How and why to make your own bone broth

What is Bone Broth?

It is a broth (thin, clear soup) made from boiling the bones of animals.
Our ancestors (hunters and gatherers) were very good at not wasting any part of the animals they caught for food.
Once they got down to the bones, these were boiled to make a highly nutritious soup that they knew had healing properties.

Today we understand these components of bone broth in more depth:
*amino acids

What are the health benefits?

  1. support gut health
  2. help digestive health issues such as leaky gut
  3. improve muscle recovery
  4. relieve joint pain
  5. promote healthy skin
  6. boost the immune system
  7. support weight loss

How to make your own bone broth

You start with making a big pot of bones and vegetables and let it simmer. Sounds simple right?

1. Bones
Choose the bones that you want to flavour your bone broth. You can mix it up and have different types of bones in there together (such as lamb and beef, or beef and pork) or keep them all separate and just make a fish broth. Choose as many bones as you can that have joints, connective tissue and especially that marrow middle section too – lots of goodness comes out of there! You can roast your bones first to give them a richer flavour.

2. Vegetables
This is totally up to you – choose veggies you love to eat and maybe add one or two that you wouldn’t eat on their own, but would enjoy the flavour they add to your broth.

3. Apple Cider Vinegar
You need to add something to you bone broth mixture to encourage the collagen and other goodies to come out of the bones. You can use vinegar or wine. You only need a splash, say about a tablespoon.

4. Other enhancers
Further ingredients can enhance the flavour and therapeutic benefits of your bone broth include: garlic, ginger, turmeric, sea vegetables (eg. kelp), medicinal mushrooms and a variety of herbs and spices.

5. Cook it
Let it simmer (on the stove or in a slow cooker) for at least 8 hours. You can leave it for a little longer (up to 24 hours) but any longer and it can increase the histamines too much and cause an inflammation response rather than reducing it.

How to pack away your bone broth

Think about how you want to use your bone broth first to help you decide how you will pack it away (hint: read the next two sections first).

Once your bone broth has finished cooking, allow it to cool and remove any fat deposits that float and gather on the surface. It will need to be strained of any bones, meat and vegetables – I use another large saucepan to catch it all as I filter it. You can then package it up into glass jars (remember to leave at least 1-2cm of space at the top especially when freezing) or use muffin trays or ice cube trays and freeze your bone broth in easily accessible chunks.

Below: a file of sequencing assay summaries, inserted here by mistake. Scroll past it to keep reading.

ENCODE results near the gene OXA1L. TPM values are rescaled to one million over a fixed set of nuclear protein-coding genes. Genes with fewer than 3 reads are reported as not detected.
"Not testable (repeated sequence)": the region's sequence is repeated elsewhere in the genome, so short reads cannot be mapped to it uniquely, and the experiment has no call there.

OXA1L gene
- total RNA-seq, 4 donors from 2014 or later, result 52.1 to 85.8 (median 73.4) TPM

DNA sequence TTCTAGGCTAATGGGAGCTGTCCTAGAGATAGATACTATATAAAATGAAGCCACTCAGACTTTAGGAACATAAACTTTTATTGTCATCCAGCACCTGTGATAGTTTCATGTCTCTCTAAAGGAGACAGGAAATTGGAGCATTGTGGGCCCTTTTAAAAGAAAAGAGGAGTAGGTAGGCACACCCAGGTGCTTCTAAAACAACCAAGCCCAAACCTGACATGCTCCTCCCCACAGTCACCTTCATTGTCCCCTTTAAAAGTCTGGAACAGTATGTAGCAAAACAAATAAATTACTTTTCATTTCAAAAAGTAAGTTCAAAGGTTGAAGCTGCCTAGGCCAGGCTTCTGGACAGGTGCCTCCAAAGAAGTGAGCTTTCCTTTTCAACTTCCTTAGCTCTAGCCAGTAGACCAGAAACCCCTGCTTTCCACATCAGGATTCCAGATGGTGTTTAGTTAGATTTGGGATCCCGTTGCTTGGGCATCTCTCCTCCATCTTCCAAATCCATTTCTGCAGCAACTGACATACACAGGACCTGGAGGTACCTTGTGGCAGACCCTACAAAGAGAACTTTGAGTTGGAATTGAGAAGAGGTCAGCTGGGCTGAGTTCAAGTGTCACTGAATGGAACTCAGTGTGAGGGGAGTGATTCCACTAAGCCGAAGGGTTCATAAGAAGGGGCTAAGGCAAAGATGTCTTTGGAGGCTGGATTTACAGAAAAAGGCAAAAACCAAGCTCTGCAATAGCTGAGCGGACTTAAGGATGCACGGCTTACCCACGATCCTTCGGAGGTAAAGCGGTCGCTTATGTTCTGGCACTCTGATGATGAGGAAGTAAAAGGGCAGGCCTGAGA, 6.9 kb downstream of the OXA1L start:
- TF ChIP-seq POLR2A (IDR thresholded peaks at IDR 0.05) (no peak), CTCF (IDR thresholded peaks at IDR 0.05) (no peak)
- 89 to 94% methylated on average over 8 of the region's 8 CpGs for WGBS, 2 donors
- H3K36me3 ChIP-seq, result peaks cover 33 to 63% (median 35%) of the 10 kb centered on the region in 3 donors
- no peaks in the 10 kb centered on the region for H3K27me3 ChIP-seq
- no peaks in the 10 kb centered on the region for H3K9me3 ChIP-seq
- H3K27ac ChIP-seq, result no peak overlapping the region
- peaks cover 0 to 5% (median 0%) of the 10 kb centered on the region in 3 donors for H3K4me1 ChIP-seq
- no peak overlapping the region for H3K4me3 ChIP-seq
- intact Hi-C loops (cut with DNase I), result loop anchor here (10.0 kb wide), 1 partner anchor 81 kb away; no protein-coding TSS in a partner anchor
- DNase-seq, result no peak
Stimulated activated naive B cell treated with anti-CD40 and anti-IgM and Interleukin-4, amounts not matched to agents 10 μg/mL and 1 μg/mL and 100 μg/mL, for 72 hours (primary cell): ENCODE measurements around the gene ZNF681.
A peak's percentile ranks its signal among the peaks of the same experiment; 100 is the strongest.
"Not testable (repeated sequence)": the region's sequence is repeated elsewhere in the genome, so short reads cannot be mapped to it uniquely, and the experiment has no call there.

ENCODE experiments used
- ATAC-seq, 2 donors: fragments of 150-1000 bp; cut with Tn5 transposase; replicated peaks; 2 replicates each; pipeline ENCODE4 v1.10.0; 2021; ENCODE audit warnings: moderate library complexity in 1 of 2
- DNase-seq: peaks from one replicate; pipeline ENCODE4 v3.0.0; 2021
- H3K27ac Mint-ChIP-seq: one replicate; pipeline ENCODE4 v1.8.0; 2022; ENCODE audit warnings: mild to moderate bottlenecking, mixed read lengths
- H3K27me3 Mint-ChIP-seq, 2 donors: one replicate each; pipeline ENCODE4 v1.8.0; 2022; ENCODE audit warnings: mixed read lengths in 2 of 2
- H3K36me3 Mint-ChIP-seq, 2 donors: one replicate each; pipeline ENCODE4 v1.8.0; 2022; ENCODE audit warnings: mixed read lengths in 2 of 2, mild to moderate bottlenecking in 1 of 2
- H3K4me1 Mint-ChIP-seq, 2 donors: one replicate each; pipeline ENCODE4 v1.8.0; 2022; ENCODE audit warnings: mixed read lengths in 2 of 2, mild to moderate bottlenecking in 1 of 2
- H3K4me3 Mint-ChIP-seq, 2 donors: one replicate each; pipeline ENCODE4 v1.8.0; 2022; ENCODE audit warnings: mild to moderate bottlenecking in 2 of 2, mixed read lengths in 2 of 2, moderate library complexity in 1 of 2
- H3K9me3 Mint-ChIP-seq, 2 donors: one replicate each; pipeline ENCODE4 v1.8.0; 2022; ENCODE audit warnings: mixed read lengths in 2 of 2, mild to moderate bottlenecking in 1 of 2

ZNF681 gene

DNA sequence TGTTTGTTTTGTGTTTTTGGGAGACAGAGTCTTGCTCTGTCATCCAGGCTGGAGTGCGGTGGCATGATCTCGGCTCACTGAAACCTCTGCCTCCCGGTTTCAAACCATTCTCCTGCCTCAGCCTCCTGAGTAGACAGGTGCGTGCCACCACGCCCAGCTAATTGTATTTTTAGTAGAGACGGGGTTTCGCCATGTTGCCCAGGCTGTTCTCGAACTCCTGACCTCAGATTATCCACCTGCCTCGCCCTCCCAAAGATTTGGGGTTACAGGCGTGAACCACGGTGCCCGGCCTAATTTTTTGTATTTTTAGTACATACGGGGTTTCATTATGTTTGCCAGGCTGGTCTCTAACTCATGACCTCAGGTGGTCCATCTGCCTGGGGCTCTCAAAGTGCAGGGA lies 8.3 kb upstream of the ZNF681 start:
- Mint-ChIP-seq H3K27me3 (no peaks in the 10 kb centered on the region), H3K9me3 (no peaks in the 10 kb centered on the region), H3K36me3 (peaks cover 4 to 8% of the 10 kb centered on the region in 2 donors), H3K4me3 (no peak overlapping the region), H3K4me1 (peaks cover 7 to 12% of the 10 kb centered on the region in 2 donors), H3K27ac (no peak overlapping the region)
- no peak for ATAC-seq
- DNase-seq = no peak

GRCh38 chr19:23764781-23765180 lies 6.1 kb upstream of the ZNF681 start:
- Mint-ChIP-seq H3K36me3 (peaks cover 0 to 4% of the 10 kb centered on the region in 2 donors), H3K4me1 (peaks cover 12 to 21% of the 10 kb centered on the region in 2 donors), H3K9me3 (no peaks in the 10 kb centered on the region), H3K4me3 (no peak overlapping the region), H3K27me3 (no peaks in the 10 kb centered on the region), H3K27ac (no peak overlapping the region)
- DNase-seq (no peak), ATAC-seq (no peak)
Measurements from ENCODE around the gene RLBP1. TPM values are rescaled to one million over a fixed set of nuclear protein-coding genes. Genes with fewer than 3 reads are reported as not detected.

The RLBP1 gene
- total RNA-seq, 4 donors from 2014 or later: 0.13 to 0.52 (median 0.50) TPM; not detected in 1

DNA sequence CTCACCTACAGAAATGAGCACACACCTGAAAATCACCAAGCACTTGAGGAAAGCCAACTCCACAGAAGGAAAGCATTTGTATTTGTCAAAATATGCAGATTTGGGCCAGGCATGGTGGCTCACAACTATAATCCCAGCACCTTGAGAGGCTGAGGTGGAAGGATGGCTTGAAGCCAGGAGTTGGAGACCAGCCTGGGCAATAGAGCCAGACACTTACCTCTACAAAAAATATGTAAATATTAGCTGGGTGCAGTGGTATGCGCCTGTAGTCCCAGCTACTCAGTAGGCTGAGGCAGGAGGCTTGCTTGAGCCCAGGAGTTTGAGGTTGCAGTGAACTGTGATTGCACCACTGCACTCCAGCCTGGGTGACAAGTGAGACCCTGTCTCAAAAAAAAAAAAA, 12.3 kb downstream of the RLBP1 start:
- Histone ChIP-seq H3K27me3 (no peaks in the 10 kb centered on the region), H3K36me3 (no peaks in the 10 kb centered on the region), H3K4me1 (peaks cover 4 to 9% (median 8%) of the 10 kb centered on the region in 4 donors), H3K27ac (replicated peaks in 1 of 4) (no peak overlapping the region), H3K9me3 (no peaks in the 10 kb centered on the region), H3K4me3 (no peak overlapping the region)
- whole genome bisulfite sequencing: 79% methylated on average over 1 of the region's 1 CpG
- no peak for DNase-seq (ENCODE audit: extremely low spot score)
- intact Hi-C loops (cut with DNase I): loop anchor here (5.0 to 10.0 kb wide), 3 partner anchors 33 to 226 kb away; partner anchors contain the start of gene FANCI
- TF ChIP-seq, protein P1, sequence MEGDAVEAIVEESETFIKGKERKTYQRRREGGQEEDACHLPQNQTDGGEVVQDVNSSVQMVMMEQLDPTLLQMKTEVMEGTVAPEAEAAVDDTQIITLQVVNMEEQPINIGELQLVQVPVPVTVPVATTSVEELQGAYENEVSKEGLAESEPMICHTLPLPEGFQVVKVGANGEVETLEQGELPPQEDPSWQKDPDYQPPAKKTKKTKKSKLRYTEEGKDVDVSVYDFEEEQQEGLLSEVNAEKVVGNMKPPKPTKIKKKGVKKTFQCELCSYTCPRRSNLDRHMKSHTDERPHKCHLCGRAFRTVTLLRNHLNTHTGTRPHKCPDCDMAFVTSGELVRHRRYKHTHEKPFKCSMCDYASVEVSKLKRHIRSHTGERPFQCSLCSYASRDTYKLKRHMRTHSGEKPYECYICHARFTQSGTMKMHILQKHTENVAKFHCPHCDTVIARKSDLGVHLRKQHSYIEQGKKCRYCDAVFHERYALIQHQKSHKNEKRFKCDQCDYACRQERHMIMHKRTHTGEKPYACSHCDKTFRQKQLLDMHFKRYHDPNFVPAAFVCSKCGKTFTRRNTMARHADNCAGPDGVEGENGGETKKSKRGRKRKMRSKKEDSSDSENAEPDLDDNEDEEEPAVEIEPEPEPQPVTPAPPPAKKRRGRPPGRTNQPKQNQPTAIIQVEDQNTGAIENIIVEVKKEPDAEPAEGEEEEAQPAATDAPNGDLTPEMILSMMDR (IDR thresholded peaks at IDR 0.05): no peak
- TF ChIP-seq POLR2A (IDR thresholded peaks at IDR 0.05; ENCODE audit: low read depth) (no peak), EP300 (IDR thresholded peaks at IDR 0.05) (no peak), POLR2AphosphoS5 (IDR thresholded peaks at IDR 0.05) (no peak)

If you leave it to cool in the fridge this is the consistency it should have due to all the collagen and gelatin released from the bones.

How to make your own gravy

My favourite way to use bone broth is to make gravy. My kids love gravy (who doesn’t!) and they get gravy at least once a week with their dinner. I cook my bone broths in separate flavours (chicken, beef, lamb and pork) so I can make each of them separately into gravy depending on the meal I’m serving.

1. Add a few muffin sized pieces of frozen bone broth into a saucepan
2. Mix up about 1/4 cup of cornflour and water in a small bowl
3. Once the bone broth has melted and is nice and warm (almost boiling), add half the cornflour and water mix and stir quickly
4. Slowly add more cornflour and water mix until the gravy is at the desired consistency (you can have it nice and thick or runny)
5. If you’ve cooked any meat for the meal, especially if it is a roast, add the meat juices (minus any oil or fat sitting on top) from the roasting pan after it has finished cooking to your gravy and stir

Different ways to use your bone broth

The best thing about bone broth is the versatility of it. You can simply drink it like a warm cup of soup but there are also plenty of additional ways to get the goodness from it into your diet almost daily if desired.

1. Add some to your smoothie
2. Add some to your casseroles and bolognaise mix (see above pic)
3. Add some to your soups
4. Add some to mashed or pureed vegetables
5. Use it to steam meats such as chicken or steak strips
6. Add some to water while cooking pasta (see pic below), rice or quinoa
7. Use as part of the water content in jelly recipes


A vegetable broth alternative

If you are a vegetarian or a vegan and you need some gut healing and nutritious broth, here is how you make it:

1. Add some sea vegetables such as seaweed or kelp
2. Add some medicinal mushrooms
3. Add some spinach or kale
4. Add additional veggies you enjoy
5. Add some coconut oil or olive oil
6. Add turmeric
7. Add other herbs and spices to taste.